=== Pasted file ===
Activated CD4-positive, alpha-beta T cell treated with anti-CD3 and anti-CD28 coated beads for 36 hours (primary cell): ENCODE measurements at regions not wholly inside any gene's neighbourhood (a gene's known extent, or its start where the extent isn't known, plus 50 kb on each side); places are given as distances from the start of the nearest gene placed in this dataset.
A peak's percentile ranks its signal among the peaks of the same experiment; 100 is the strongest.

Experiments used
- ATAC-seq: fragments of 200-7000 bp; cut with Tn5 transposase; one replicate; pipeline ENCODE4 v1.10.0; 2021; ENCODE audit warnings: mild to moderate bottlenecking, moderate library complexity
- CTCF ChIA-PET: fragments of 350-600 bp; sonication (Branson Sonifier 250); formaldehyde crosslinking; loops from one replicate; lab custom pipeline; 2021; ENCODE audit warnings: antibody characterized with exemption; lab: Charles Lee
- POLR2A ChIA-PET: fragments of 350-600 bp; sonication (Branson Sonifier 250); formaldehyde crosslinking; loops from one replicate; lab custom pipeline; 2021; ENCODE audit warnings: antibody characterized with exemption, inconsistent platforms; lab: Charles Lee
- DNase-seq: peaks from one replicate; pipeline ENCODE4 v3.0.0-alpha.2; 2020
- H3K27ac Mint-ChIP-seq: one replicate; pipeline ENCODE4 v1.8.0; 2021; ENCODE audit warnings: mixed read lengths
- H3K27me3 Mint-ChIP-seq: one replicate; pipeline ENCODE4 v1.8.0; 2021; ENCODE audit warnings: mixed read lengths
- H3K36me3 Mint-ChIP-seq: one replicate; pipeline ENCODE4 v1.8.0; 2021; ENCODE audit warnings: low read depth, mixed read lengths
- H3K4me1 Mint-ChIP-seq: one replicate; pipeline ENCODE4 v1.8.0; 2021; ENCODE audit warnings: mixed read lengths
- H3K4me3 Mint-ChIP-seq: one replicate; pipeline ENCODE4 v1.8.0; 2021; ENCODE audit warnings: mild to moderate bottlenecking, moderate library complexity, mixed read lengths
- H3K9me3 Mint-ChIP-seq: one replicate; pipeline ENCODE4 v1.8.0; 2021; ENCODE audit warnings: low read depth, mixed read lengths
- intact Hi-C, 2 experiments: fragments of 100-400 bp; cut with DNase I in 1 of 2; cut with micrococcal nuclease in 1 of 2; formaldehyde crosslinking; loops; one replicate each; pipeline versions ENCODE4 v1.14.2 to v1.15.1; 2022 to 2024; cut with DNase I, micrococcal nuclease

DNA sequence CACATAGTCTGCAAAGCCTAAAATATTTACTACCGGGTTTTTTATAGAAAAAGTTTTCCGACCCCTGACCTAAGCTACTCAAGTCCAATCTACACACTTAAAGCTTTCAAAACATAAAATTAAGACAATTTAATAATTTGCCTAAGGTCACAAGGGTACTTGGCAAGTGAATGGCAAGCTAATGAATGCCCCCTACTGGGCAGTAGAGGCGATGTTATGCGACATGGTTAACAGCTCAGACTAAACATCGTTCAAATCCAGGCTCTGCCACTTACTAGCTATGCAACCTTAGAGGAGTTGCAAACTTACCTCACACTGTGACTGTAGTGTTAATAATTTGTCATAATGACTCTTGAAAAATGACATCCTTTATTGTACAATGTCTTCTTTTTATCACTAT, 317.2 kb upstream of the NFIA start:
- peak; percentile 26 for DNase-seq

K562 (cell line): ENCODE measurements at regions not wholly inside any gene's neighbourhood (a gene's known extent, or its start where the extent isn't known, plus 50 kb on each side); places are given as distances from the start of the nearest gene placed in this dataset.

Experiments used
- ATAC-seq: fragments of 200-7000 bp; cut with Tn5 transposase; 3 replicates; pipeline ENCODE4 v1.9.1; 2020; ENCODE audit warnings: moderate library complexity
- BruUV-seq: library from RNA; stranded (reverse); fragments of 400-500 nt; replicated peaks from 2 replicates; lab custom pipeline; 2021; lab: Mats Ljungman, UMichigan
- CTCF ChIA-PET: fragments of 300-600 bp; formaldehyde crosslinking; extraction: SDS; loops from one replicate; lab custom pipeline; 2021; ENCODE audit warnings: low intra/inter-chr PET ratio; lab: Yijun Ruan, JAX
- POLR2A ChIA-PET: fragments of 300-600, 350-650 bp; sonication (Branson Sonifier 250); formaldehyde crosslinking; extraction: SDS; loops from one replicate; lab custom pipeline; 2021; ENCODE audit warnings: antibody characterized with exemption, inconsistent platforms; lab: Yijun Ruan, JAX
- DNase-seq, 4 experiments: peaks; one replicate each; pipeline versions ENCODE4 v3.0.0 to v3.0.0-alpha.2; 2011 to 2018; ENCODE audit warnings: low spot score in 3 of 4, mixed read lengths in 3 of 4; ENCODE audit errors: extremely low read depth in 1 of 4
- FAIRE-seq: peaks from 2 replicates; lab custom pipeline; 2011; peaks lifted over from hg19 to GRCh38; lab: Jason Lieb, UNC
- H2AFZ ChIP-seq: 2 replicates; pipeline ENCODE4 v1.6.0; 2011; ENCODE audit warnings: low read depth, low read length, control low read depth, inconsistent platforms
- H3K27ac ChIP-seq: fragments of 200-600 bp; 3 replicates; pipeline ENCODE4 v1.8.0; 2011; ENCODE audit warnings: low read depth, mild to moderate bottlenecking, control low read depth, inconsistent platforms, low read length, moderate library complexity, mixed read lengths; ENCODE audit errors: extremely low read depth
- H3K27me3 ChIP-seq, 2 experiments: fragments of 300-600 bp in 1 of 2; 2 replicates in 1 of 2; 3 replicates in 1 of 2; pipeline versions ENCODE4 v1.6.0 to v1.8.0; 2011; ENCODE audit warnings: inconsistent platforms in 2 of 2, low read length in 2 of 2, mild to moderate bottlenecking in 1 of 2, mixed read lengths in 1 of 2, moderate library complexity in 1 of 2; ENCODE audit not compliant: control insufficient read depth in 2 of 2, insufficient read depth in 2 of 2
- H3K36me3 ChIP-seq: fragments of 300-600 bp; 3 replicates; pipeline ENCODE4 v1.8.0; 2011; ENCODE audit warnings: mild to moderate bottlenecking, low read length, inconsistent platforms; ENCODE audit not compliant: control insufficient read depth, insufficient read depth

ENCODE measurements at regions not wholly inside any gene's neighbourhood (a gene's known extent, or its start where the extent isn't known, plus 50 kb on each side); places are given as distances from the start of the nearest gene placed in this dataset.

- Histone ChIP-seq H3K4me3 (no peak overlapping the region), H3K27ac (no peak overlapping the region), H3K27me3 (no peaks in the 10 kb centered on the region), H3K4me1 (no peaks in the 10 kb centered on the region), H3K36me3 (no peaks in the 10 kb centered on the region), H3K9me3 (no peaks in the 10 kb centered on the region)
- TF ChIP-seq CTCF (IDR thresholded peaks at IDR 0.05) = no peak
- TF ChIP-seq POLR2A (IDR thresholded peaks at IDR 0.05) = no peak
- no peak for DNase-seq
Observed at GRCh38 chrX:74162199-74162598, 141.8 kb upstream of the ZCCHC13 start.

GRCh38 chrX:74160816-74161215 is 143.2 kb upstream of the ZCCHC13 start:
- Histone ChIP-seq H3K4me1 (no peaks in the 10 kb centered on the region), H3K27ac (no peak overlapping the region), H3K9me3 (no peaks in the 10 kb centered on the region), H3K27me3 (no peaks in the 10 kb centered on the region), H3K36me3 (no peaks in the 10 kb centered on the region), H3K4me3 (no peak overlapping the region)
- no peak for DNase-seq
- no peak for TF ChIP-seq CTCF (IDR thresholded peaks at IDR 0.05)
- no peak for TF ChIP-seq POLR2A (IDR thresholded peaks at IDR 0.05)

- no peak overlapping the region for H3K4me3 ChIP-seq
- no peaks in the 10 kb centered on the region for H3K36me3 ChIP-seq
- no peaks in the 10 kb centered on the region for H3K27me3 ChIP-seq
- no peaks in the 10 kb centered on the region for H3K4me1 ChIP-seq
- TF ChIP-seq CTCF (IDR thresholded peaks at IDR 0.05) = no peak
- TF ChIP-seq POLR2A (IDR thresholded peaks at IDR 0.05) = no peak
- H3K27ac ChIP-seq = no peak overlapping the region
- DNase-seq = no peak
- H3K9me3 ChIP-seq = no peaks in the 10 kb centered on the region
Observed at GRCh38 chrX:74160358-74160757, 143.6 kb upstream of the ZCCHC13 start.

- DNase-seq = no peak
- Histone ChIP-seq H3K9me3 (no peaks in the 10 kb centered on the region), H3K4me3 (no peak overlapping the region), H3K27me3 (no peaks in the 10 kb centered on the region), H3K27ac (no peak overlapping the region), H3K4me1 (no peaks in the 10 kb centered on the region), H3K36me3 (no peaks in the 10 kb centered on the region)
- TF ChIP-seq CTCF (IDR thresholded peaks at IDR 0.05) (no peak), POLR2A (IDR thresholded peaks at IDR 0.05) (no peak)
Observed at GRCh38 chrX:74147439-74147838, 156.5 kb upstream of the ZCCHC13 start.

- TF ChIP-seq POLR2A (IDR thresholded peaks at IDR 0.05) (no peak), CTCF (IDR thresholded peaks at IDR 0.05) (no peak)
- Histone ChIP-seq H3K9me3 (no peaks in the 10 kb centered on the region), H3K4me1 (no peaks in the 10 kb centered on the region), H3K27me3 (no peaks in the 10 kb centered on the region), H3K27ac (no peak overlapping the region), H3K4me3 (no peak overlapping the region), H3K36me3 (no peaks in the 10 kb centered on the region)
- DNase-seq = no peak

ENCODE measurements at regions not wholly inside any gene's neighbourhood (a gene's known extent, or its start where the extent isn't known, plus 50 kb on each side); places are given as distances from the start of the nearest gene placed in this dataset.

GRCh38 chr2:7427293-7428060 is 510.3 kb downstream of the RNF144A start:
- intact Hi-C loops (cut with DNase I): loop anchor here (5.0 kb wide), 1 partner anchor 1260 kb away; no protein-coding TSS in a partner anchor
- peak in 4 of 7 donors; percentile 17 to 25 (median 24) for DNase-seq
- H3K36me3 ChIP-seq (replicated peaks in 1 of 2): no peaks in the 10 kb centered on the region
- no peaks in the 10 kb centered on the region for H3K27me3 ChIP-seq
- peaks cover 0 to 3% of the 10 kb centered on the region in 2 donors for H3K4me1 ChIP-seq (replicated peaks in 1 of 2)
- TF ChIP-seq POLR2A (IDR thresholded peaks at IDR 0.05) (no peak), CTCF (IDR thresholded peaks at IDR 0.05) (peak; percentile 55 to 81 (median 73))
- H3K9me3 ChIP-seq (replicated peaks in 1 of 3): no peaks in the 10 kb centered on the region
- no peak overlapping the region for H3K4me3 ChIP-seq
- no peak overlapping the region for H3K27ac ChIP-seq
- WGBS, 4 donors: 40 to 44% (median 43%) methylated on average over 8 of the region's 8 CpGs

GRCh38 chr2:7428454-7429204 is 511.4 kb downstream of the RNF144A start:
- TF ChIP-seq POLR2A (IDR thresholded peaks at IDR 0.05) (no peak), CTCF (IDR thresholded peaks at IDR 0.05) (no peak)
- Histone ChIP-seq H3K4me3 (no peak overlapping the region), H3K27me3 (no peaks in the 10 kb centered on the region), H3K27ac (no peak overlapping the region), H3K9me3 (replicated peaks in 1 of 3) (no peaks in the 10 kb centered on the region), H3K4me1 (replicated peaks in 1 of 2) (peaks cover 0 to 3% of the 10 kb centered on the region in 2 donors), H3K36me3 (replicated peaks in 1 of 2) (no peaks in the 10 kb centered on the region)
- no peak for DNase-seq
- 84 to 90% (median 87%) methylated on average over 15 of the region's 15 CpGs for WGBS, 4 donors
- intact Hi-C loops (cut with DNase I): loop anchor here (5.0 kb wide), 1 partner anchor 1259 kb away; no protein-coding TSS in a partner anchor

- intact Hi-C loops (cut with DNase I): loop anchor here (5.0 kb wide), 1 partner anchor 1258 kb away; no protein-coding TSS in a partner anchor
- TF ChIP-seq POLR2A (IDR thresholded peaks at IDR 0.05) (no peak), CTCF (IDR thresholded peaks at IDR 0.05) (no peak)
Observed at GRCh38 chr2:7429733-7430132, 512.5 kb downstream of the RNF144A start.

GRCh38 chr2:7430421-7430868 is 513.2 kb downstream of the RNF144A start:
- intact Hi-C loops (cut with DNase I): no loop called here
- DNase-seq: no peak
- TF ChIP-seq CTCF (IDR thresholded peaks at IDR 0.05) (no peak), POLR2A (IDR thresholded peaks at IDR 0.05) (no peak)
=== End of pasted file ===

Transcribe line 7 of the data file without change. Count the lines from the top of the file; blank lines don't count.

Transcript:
- DNase-seq: peaks from one replicate; pipeline ENCODE4 v3.0.0-alpha.2; 2020